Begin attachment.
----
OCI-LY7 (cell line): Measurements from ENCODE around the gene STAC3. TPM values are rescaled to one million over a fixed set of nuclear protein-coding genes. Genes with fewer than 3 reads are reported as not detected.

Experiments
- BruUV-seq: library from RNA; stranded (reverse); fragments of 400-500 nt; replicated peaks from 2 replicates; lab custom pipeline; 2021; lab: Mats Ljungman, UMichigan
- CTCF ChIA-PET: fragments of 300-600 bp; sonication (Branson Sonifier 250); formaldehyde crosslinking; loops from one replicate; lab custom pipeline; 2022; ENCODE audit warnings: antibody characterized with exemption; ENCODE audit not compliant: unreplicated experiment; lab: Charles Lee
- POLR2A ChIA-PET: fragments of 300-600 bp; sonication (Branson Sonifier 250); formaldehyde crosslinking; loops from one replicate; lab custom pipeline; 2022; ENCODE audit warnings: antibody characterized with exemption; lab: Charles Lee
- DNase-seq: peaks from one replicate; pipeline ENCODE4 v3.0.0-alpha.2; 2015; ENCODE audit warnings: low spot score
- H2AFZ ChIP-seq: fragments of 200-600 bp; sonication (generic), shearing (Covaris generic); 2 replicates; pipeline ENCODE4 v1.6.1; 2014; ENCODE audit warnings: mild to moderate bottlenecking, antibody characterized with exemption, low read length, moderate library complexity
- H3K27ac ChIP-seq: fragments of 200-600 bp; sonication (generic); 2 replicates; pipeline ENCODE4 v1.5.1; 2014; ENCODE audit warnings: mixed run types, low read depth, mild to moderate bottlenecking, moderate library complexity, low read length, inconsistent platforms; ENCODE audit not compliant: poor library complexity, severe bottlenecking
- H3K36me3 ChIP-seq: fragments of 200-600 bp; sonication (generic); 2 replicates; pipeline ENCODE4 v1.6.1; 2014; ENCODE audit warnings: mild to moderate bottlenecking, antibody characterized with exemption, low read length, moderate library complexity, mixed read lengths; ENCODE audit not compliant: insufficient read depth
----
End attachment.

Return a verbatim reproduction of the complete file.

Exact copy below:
OCI-LY7 (cell line): Measurements from ENCODE around the gene STAC3. TPM values are rescaled to one million over a fixed set of nuclear protein-coding genes. Genes with fewer than 3 reads are reported as not detected.

Experiments
- BruUV-seq: library from RNA; stranded (reverse); fragments of 400-500 nt; replicated peaks from 2 replicates; lab custom pipeline; 2021; lab: Mats Ljungman, UMichigan
- CTCF ChIA-PET: fragments of 300-600 bp; sonication (Branson Sonifier 250); formaldehyde crosslinking; loops from one replicate; lab custom pipeline; 2022; ENCODE audit warnings: antibody characterized with exemption; ENCODE audit not compliant: unreplicated experiment; lab: Charles Lee
- POLR2A ChIA-PET: fragments of 300-600 bp; sonication (Branson Sonifier 250); formaldehyde crosslinking; loops from one replicate; lab custom pipeline; 2022; ENCODE audit warnings: antibody characterized with exemption; lab: Charles Lee
- DNase-seq: peaks from one replicate; pipeline ENCODE4 v3.0.0-alpha.2; 2015; ENCODE audit warnings: low spot score
- H2AFZ ChIP-seq: fragments of 200-600 bp; sonication (generic), shearing (Covaris generic); 2 replicates; pipeline ENCODE4 v1.6.1; 2014; ENCODE audit warnings: mild to moderate bottlenecking, antibody characterized with exemption, low read length, moderate library complexity
- H3K27ac ChIP-seq: fragments of 200-600 bp; sonication (generic); 2 replicates; pipeline ENCODE4 v1.5.1; 2014; ENCODE audit warnings: mixed run types, low read depth, mild to moderate bottlenecking, moderate library complexity, low read length, inconsistent platforms; ENCODE audit not compliant: poor library complexity, severe bottlenecking
- H3K36me3 ChIP-seq: fragments of 200-600 bp; sonication (generic); 2 replicates; pipeline ENCODE4 v1.6.1; 2014; ENCODE audit warnings: mild to moderate bottlenecking, antibody characterized with exemption, low read length, moderate library complexity, mixed read lengths; ENCODE audit not compliant: insufficient read depth